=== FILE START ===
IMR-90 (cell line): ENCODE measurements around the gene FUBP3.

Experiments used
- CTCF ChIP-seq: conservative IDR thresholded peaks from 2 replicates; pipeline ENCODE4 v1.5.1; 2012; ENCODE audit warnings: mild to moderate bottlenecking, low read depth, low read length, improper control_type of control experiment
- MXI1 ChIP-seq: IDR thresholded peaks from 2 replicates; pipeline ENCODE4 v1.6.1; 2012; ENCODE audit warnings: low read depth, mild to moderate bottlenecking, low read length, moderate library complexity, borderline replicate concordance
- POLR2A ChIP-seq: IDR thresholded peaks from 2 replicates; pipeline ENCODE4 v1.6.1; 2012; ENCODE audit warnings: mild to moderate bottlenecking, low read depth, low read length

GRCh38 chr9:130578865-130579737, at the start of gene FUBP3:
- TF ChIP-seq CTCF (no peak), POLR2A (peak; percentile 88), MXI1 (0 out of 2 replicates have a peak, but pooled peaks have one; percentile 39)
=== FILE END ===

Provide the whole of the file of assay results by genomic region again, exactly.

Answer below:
IMR-90 (cell line): ENCODE measurements around the gene FUBP3.

Experiments used
- CTCF ChIP-seq: conservative IDR thresholded peaks from 2 replicates; pipeline ENCODE4 v1.5.1; 2012; ENCODE audit warnings: mild to moderate bottlenecking, low read depth, low read length, improper control_type of control experiment
- MXI1 ChIP-seq: IDR thresholded peaks from 2 replicates; pipeline ENCODE4 v1.6.1; 2012; ENCODE audit warnings: low read depth, mild to moderate bottlenecking, low read length, moderate library complexity, borderline replicate concordance
- POLR2A ChIP-seq: IDR thresholded peaks from 2 replicates; pipeline ENCODE4 v1.6.1; 2012; ENCODE audit warnings: mild to moderate bottlenecking, low read depth, low read length

GRCh38 chr9:130578865-130579737, at the start of gene FUBP3:
- TF ChIP-seq CTCF (no peak), POLR2A (peak; percentile 88), MXI1 (0 out of 2 replicates have a peak, but pooled peaks have one; percentile 39)